5. Hitman GO
(iOS / Android, Square Enix)


Who would have ever thought a mobile game would end up on my list? As a big fan of the Hitman franchise since its second iteration, when it was announced that Square Enix Montreal would be working on a mobile game in the same universe, I was no doubt concerned. To my surprise, it ended up being one of the best games of the year. It takes the scenarios we’ve come to love in the full-fledged stealth games and creates bite-sized puzzles. There’s no game on my Nexus 5 that I played more of this year, trying to master each mission, while doing so with the least amount of turns or picking up the optional briefcase. While it’s not what I hope the series will move towards in the future, it is a nice side activity that will distract you for a couple minutes at a time.

4. Persona Q: Shadow of the Labyrinth
(3DS, Atlus)


There was no way a Persona game would slip past my radar. Shin Megami Tensei IV was easily my number one game last year, so it only seems fitting that another in the beloved franchise, while a spin-off, was among my top 10 in 2014. Persona Q is a fan’s dream, meshing both Persona 3 and Persona 4 into a traditional dungeon crawler format similar to that of Etrian Odyssey. While it’s not your traditional Persona format with fusing various monsters and dealing with social interactions outside of dungeons, it maintains all of the glamour and appeal. It definitely has its own set of issues, but there’s just too much to love about mashing the characters from the two games and building an intriguing storyline around them.

3. Divinity: Original Sin
(PC, Larian Studios)


Having been mixed on Divinity games in the past, I was hesitant to jump into Larian Studios’ latest game. It took only ten minutes before I realized I shouldn’t have worried as Divinity: Original Sin is one of the most hardcore RPGs in a long while. This isn’t something that holds your hand; it’s up to your own memory and thoughts to determine the outcome of specific scenarios. You also have to really enjoy detailed menu systems and walls of numeric values for each character to appreciate what kind of RPG this is. Mix in a turned based combat system similar to that of XCOM: Enemy Unknown, with dice rolls and strategic placing, and Divinity: Original Sins is an RPG of the ages.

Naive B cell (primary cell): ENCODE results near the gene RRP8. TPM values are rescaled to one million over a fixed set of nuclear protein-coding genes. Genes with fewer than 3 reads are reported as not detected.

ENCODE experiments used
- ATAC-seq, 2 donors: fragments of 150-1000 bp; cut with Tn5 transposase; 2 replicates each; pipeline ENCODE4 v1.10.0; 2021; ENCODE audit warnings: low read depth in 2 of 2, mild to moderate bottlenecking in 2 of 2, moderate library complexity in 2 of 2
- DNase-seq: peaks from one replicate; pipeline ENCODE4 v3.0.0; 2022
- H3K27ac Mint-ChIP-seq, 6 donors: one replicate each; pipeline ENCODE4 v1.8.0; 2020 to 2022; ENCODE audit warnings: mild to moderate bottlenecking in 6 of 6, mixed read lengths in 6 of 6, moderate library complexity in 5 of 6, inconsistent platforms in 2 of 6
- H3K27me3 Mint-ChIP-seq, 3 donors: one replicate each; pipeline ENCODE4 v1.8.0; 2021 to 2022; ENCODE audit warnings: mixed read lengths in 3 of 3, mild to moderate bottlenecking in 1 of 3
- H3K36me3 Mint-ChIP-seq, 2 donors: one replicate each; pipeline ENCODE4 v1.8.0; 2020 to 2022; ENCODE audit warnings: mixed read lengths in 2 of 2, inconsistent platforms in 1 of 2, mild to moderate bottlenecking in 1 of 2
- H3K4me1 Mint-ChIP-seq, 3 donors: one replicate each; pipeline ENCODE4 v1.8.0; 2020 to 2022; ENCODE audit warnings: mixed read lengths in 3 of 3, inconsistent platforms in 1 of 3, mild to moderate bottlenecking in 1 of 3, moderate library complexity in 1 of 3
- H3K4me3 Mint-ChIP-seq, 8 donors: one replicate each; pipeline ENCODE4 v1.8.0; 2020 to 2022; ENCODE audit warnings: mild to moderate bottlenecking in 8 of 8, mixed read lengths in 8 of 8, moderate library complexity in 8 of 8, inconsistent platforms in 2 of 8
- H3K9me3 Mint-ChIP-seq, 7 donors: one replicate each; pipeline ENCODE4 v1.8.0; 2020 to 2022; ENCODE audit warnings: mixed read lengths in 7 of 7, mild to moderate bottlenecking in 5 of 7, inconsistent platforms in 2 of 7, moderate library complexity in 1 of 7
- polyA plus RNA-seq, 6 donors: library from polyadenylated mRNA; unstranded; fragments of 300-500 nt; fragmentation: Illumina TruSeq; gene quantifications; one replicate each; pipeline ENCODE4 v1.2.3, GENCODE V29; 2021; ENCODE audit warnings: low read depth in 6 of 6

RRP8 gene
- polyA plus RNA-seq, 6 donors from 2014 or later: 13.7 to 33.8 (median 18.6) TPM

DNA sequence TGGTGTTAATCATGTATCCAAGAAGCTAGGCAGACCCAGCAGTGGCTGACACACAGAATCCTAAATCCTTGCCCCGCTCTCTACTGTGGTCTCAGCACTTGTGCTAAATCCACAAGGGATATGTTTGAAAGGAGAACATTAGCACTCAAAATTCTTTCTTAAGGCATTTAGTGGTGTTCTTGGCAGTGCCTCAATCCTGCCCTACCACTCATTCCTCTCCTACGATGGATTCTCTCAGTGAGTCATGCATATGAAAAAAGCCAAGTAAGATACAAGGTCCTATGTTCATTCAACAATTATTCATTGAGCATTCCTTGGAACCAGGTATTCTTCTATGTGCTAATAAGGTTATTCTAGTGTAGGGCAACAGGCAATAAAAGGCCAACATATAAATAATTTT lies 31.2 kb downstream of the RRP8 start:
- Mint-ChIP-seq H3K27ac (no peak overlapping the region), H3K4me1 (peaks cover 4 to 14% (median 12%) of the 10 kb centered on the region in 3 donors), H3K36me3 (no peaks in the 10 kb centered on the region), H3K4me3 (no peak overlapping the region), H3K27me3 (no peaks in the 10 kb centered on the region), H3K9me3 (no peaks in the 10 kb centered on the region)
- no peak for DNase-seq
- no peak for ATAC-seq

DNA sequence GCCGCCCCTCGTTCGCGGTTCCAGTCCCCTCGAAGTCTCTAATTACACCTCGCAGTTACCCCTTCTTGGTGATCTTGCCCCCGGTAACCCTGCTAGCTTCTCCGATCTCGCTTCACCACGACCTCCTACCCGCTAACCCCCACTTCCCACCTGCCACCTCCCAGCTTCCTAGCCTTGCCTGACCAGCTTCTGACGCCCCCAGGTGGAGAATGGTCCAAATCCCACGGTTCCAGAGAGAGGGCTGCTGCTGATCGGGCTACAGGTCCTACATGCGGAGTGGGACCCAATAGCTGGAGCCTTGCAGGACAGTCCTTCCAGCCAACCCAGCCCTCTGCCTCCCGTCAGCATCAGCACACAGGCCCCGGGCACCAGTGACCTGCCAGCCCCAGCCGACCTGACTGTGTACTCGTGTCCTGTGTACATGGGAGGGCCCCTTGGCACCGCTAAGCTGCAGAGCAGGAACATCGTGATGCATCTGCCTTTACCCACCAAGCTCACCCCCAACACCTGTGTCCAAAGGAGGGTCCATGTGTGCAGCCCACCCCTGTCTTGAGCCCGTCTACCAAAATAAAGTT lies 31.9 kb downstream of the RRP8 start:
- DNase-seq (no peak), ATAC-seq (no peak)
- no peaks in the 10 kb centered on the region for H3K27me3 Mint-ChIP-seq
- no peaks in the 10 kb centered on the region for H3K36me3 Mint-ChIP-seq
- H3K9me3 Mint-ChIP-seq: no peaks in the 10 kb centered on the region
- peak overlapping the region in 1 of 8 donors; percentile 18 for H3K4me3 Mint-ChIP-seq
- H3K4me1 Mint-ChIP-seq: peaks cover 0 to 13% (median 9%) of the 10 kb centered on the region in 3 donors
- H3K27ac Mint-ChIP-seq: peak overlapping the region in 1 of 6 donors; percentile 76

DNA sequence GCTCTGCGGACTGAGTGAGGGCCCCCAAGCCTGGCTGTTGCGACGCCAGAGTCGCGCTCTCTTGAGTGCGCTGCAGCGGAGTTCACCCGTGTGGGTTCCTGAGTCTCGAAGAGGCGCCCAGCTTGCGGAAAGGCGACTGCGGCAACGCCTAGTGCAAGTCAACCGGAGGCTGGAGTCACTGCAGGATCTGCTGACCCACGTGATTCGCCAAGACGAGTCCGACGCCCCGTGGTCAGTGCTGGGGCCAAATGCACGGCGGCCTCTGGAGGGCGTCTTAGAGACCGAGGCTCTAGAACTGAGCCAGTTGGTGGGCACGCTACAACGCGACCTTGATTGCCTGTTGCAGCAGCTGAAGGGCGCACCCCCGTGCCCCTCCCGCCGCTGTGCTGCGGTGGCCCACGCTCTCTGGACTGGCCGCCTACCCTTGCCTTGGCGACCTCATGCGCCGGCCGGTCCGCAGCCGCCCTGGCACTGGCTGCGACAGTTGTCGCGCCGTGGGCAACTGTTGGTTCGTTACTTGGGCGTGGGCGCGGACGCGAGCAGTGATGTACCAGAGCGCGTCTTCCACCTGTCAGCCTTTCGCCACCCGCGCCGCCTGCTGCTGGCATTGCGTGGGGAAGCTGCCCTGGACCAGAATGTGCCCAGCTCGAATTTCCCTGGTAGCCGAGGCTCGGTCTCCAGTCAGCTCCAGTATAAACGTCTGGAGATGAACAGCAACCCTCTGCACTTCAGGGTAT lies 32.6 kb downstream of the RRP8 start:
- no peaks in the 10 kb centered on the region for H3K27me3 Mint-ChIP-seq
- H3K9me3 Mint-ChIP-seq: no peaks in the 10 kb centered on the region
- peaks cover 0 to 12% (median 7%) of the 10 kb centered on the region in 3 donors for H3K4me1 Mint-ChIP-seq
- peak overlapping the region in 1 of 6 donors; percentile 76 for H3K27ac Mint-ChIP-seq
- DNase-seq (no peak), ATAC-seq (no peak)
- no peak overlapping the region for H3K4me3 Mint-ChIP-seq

2. Dark Souls II
(PC / PS3 / 360, Namco Bandai / From Software)


Dark Souls and Demon’s Souls were easily two of my favorite games to have hit the last generation of consoles, so when From Software announced a “direct” sequel, my anticipation was palpable. Somehow, From Software is able to create some of the most grueling, most depressing worlds out there, while at the same time urges us to venture forth. While there are some hitbox issues that can add to the frustration, the bosses, environments and enemies are all well throughout, along with an incredibly intriguing hidden storyline that ties directly into the past game. It’s almost as if the developers deliberately set up scenarios to screw over players, but we took it and enjoy every minute of it.

1. Dragon Age: Inquisition
(PC / PS4 / XBO / PS3 / 360, EA Games / BioWare)


While I didn’t mind Dragon Age II, it still was a step down from the incredible hardcore experience that was Origins. BioWare was able to meet in the middle, creating a more modern Action-RPG while maintaining an old school essence. There was no game on this list that I spent more time with than Dragon Age: Inquisition, and for good reason. It’s an RPG of the highest caliber, introducing us to Thedas like we’ve never seen it before, and some of the most affable characters to ever grace the Dragon Age fiction. There’s so much lore packed into this sixty dollar package that you’ll be engrossed in the story, not to mention the vast expansive world that has been finely crafted. The branching paths and party specific dialogue also give Inquisition an incredible amount of replay value; never before directly after finishing a game did I want to replay it an entirely different way. That’s not to mention the fights with dragons are some of the most satisfying occurrences to be found. Dragon Age: Inquisition has it all, and while I would like to see BioWare expand upon the addictive multiplayer mode, its campaign drove deep into my addictive personality.